Halloween is brought to you by these Florida lobbyists and political associations
Halloween during Corona virus global pandemic concept. Glowing pumpkins and Covid novel on dark with thematic spooky decorations. Halloween pumpkin on foggy backlight. Selective focus

Halloween during Corona virus global pandemic concept. Glowing pumpkins and Covid novel on dark with thematic spooky decorations. Halloween pumpkin on foggy backlight.
The witching hour is upon us.

The witching hour is upon us.

Maybe ghosts, ghouls and superheroes won’t fill the streets this year, but the coronavirus pandemic can’t take all the fun out of Halloween.

While the coronavirus pandemic never got as bad as the horror classic Dawn of the Dead, heading to the mall was a spooky proposition a few months ago. Now that masks and social distancing protocols are the norm, shoppers are starting to head back to the register.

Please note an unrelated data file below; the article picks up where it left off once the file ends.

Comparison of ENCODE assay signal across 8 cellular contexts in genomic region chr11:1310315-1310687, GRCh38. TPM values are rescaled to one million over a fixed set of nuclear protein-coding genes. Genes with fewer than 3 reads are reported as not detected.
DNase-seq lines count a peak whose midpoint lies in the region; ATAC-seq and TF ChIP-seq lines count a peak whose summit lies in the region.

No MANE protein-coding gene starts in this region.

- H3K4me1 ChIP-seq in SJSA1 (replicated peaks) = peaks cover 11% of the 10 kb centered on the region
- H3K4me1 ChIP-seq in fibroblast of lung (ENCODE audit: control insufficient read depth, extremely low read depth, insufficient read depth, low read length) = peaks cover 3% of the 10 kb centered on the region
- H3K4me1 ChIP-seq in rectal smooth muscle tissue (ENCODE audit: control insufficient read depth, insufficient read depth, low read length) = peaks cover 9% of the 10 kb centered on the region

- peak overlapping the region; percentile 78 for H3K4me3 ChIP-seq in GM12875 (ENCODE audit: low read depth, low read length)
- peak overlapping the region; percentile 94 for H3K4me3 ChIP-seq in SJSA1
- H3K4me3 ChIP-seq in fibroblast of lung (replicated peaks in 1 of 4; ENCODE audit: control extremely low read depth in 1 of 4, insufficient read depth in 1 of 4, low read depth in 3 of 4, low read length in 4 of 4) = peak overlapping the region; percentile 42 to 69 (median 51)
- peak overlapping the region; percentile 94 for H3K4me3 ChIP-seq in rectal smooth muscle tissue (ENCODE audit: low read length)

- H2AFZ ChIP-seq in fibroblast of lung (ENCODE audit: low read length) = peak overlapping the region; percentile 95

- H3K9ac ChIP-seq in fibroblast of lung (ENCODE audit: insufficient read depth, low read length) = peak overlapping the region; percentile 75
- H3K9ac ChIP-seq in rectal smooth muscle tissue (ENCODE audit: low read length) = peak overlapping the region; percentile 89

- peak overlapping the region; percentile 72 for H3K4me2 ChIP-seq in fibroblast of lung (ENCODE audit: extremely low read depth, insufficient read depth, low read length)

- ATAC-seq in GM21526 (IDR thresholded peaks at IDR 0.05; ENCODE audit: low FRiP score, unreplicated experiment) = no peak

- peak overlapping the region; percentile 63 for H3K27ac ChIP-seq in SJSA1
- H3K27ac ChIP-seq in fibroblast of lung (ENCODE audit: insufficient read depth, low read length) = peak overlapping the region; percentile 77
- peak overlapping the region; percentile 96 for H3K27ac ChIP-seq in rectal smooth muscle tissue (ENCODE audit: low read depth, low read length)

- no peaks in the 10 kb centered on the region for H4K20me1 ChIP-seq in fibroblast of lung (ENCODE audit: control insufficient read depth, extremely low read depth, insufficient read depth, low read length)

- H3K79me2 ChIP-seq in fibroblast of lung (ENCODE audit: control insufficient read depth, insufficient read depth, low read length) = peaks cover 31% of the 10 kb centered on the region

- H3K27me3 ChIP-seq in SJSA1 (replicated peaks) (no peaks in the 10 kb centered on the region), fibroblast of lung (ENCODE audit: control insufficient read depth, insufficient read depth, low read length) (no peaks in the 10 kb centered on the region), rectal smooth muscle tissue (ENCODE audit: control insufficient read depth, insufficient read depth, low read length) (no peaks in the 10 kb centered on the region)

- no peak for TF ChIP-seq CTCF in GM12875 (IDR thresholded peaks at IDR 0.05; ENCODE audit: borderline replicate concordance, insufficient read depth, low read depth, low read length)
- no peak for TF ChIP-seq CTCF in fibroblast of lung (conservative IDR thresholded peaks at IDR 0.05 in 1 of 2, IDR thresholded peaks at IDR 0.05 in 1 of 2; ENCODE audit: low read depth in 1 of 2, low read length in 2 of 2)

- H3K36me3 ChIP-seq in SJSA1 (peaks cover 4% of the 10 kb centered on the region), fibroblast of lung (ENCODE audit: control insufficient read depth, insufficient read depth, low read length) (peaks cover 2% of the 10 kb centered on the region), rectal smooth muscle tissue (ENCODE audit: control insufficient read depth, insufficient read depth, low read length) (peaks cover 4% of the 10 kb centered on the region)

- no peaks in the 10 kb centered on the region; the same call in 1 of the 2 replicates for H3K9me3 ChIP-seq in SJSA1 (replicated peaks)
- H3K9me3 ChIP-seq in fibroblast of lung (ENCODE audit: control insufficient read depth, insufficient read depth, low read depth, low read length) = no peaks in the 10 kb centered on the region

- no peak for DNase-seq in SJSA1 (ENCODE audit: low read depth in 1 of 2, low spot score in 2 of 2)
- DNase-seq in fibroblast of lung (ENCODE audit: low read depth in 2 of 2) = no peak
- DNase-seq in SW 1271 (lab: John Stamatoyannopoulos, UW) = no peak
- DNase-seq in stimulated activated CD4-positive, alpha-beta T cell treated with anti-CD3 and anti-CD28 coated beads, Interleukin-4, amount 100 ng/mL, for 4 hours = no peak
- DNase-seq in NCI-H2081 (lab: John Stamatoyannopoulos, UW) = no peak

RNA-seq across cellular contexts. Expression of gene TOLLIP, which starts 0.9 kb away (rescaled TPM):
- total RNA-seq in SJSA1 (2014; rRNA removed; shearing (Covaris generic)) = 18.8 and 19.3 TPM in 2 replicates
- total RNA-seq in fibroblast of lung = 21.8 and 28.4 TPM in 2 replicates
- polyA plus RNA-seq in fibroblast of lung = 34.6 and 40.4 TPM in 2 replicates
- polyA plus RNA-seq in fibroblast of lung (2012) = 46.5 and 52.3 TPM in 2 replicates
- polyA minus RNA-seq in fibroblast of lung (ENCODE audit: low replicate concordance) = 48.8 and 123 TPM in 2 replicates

That’s good news for the Florida Retail Federation, which is expecting Halloween to do wonders for stores across the state — according to a consumer survey conducted by the National Retail Federation, Halloween spending is expected to cross the $8 billion mark this year. While that’s a significant dip from last year, it’s not as bad as once feared.

When FRF needs help in the Legislature, they turn to French Brown of Dean Mead, Jon Johnson and Darrick McGee of Johnson & Blanton, and their in-house team of R. Scott Shalley, Jake Farmer, Lorena Holley and Grace Lovell.